A mushroom velouté is just what we need for the month of november. I used the ordinary champignon de Paris, the button mushroom, but the bolet from Bordeaux also makes an excellent velouté for a special evening since it is rather on the expensive side. If you are looking for a quick and inexpensive, but still delicious meal, this soup is it. It tastes of earth and forest and spectacular colours.
- 1 large onion
- 1 clove of garlic
- olive oil
- 500 g champignon de Paris(button mushrooms)
- 500 ml chicken stock (or vegetable stock for a vegetarian option)
- 3Tsbp créme fraîche or thick cream
- grated nutmeg
- fresh thyme
- Peel and slice the onion. Peel and cut the garlic. Sauté the onion and garlic in a pot in some olive oil until translucent. Take care not to burn the garlic.
- Clean and slice the mushrooms and add to the onions.
- Add the chicken stock and thyme leaves and simmer for 30 minutes until the mushrooms are tender.
- Remove from the heat and mix with an electric blender until smooth.
- Add the cream and stir through. Season to taste with salt and pepper and grated nutmeg.
- Place back on heat and simmer on low heat for another 5- 10 minutes.
- Serve hot with toasted wholewheat country bread.
- Fry some coppa italian ham and serve on top of the soup.
- Keep some mushrooms aside and fry to serve on top of the soup.
- Replace the button mushrooms with cépes mushrooms (porcini mushrooms). Keep some aside and fry to serve on top with chopped fresh italian parsley.
Serves 4 people
Two mushrooms, oil on board, 15x15cm
November is still a beautiful month where all the leaves hang on for the last show of autumn. Greens and ochres and siennas come together in a magnificent explosion against bright and dark skies. Winds blow, the mist hang low in the valleys and heavy skies are preparing for winter rains. It is the month to store away garden furniture, bring fragile plants indoors and light evening fires. November is not really autumn any more, but it is not yet winter. It is whatever you want it to be.
Tomato velouté is my most favorite soup. Since childhood I loved my mother’s creamed tomato soup. In summer it is gazpacho and in winter a velvety soup.
The recipe is so easy…I can only say what I used and then it is up to your own taste. Taste and taste and taste again. Unlike for a summer gazpacho, I don’t use fresh tomatoes for the soup. They are bland and tasteless. I use good quality Italian canned tomatoes which make a rich flavorful soup. It would be perfect if you have bottled your own tomatoes in summer.
- A large can of tomatoes make about 2 to 3 large helping(2 of those helpings are mine…). Add to a saucepan with a bouquet garni, the juice and grated zest of 1 orange, 1 TBSP of sherry(Jerez) vinegar and 2 cubes of sugar. Rinse the can with 1 cup of vegetable stock and add to the soup.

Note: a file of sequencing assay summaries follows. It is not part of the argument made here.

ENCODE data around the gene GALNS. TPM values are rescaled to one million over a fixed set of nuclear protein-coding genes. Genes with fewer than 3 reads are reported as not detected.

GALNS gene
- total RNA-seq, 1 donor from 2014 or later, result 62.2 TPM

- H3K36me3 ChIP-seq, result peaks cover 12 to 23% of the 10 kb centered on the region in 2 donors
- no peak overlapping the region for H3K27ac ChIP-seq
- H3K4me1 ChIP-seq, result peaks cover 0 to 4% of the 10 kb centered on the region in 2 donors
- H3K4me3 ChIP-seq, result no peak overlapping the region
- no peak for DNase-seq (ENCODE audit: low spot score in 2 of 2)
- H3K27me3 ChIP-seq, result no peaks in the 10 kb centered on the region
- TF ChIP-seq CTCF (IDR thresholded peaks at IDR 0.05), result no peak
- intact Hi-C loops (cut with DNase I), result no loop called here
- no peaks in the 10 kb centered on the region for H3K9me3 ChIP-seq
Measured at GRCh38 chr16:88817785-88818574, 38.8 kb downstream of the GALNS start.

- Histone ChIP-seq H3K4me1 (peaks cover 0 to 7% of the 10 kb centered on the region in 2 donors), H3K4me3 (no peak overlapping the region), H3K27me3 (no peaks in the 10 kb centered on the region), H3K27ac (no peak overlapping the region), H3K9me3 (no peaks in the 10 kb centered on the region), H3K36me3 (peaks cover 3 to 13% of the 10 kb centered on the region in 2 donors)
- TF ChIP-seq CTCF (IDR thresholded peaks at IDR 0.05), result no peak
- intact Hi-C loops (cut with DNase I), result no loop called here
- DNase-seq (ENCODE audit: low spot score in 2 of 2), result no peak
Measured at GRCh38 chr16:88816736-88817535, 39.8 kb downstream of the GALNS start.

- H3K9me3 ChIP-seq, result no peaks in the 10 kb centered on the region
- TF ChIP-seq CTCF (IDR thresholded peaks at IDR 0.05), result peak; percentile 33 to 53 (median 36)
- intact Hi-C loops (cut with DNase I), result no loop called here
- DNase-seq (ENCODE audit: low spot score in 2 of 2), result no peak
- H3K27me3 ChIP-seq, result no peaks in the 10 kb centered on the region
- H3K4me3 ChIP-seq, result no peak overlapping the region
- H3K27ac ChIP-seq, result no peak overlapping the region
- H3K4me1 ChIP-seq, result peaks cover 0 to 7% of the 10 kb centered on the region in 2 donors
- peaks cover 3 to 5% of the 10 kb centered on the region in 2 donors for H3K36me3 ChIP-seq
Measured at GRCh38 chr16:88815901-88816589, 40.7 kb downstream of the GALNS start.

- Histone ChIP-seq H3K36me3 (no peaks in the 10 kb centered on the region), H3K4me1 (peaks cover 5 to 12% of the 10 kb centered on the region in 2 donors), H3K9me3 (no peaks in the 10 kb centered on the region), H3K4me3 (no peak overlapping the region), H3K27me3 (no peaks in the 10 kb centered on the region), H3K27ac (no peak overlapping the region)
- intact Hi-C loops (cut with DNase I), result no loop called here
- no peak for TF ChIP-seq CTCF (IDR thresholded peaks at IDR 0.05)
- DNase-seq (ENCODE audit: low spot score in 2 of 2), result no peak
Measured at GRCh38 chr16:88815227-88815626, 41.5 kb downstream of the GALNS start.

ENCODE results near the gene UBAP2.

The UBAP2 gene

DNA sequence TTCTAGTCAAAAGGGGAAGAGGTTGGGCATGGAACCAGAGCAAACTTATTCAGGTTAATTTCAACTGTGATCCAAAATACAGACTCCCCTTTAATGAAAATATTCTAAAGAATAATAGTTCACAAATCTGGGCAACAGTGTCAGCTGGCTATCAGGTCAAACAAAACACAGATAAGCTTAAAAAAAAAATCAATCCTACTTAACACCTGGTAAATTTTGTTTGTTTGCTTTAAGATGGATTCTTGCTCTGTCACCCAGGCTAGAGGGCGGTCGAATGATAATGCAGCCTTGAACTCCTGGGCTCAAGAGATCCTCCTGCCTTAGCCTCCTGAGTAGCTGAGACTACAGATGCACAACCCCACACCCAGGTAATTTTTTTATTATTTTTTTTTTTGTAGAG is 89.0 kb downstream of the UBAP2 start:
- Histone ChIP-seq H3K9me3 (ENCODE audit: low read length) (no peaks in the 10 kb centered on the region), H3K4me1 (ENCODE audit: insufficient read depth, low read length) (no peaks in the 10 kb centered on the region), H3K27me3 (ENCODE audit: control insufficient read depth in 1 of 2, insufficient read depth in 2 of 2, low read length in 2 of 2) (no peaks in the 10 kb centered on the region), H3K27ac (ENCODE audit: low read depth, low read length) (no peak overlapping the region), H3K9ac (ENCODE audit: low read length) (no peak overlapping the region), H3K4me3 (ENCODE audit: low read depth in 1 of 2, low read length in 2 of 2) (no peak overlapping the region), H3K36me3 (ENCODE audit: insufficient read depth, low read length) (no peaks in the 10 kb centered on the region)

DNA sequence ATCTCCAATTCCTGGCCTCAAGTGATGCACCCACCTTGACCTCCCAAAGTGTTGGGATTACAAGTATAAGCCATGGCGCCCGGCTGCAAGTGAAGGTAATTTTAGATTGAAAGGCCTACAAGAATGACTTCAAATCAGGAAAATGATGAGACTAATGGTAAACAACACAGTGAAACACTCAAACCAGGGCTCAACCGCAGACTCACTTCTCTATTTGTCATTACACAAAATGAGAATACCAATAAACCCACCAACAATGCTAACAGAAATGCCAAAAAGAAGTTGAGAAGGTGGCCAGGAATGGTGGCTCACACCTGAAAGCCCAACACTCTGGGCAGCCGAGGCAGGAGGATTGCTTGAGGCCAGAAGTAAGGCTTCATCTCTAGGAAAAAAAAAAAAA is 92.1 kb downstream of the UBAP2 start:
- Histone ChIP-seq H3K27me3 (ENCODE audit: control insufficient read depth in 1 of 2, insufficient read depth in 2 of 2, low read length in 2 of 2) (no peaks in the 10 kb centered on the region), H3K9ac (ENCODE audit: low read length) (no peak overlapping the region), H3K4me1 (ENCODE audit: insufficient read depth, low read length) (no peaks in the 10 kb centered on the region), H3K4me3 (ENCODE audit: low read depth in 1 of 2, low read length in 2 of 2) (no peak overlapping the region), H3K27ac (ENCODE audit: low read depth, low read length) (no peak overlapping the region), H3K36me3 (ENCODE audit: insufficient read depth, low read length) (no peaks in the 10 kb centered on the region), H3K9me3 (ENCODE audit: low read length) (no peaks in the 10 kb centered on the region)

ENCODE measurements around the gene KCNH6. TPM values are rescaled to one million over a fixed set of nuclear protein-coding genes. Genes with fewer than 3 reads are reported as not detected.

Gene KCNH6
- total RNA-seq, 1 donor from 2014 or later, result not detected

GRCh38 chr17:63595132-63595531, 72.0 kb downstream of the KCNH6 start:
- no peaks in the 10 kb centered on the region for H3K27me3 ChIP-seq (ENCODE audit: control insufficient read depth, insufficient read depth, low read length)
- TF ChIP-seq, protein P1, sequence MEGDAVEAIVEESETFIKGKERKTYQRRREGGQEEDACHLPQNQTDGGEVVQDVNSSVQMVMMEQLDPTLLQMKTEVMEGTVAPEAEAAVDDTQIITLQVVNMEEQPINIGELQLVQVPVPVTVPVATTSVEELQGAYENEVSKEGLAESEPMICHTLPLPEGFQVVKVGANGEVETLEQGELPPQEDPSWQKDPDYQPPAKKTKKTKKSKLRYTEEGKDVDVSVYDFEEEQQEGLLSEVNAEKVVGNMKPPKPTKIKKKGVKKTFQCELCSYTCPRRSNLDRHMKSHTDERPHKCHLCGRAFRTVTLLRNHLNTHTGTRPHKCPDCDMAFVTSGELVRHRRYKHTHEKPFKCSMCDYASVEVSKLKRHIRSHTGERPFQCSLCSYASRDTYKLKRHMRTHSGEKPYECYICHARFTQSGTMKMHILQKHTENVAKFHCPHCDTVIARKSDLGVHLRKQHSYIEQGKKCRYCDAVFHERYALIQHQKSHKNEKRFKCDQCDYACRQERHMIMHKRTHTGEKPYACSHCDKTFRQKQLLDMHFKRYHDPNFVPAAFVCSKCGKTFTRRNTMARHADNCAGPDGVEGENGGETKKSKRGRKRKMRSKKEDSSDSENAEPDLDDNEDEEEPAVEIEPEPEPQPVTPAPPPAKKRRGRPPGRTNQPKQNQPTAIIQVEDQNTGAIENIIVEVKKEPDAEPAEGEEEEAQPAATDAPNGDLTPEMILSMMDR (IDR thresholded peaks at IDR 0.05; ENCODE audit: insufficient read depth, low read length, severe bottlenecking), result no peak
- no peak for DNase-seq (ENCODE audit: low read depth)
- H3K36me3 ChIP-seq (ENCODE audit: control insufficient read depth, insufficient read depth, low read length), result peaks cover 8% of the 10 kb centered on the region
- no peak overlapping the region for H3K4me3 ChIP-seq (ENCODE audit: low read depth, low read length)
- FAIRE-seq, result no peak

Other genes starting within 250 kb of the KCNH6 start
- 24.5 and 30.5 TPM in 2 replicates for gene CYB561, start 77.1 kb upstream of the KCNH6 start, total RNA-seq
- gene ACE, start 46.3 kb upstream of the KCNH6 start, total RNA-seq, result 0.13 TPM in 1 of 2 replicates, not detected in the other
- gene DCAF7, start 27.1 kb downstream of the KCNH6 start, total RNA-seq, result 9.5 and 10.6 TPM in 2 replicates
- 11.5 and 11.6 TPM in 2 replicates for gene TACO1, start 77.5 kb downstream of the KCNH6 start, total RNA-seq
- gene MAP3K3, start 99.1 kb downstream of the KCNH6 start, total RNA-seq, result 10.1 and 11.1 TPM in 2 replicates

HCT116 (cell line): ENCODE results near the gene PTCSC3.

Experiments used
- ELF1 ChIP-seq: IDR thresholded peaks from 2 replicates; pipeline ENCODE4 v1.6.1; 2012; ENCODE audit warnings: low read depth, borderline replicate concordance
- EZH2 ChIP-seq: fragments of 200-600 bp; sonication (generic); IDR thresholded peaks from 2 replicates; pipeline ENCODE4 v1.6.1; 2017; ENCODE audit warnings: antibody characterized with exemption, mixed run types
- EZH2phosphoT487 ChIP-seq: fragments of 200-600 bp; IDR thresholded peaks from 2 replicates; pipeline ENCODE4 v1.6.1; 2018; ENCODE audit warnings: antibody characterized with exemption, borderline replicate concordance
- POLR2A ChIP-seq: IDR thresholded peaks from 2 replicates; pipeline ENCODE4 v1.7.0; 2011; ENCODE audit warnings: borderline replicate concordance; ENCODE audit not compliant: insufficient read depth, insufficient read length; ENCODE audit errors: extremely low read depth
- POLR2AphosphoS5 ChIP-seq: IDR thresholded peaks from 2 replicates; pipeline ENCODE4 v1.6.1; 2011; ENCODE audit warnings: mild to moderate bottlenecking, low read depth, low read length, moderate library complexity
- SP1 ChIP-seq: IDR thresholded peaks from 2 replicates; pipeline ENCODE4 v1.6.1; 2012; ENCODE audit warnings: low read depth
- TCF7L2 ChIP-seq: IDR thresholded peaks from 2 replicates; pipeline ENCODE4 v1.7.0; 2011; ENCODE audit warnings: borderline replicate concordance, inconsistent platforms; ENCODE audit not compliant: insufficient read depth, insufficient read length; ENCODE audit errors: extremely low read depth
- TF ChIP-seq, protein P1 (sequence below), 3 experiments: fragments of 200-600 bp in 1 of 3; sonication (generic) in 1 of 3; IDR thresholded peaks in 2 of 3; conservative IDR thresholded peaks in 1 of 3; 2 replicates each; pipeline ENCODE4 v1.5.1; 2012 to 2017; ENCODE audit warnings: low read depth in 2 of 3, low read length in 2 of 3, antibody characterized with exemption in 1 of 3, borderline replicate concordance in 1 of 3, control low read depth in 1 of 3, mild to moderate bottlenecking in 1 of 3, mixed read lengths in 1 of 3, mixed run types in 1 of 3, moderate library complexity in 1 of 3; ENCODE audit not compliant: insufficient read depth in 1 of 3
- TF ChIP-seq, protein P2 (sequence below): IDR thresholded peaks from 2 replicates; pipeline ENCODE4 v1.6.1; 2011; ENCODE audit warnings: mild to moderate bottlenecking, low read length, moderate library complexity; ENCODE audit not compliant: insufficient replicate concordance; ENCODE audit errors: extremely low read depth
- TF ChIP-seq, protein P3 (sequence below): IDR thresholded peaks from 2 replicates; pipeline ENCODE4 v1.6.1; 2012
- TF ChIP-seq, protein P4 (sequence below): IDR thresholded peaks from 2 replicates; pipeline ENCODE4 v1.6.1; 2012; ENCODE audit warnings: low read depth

- Simmer over medium heat for about 30 minutes.
- Leave to cool a little and mix with a hand blender to a creamy soup.
- Remove the bouquet garni and adjust the seasoning…orange juice, vinegar, salt and pepper.
- Fry some scallops only on one side and season with salt and pepper. Remove and keep aside. Deglaze the pan with some freshly squeezed orange juice .
- Serve the soup in warmed soup plates. Place a scallop, cut in half in the soup and drizzle the juice from the pan over the scallops.
- Decorate with a slice of orange and serve immediately.
A visit from Jack Frost.
Mr Jack Frost showed up this morning. Totally unexpected. He just showed up without any call beforehand, without any warning. I actually find that a bit rude, just showing up like that at someone’s door and at a very indecent hour in the morning at that! But there he was in all his glory when I opened the door this morning. I couldn’t control the shiver that ran instantly through my body. We expected him, but I so hoped he would skip his visit to us this year. Alas…
A very interesting character he is, this Jack Frost. Definitely not someone to take on without gloves. But speak of handsome! He has a disarming charm that cannot be missed, even if he’s rather cold and sometimes somewhat foggy and distant. Definitely not a boring character. But as handsome and charming as he is, he has a slippery side that I just don’t trust. I always feel unsure of my step around him. I have lost my balance around him before which resulted in me seeing my own butt and bright stars all at the same time. I’ve learnt my lesson since…don’t be fooled by the charisma of Mr Jack Frost!
I sighed heavily on the sight of Jack Frost in front of me, just outside my barn door. Bof OK, he’s here, what else could I do but accept his arrival…after all, we are known for our hospitality here at Coin Perdu! So I decided to make the best of it. I dug into my linen closet for extra warm linens and blankets and duvets, all the time thanking the good Lord that this guest only shows up once a year and immensely grateful that he doesn’t stay the whole year. Now that would be unbearable!
I wondered how long Mr Frost would stay this time? I didn’t dare ask for fear I wouldn’t like the answer. In any case, the sun came out and he took the road. I had no idea where he had gone off to or when we would see him again. He is like that, this Mr Frost…always takes off somewhere when the sun shines and returns in the early hours the next morning. Oh well, he’s here now for some time. I might as well accept it and make the most of it. I think I’ll go make a tomato soup for tonight. Mr Jack Frost will be cold when he gets in. Tomato soup will make him happy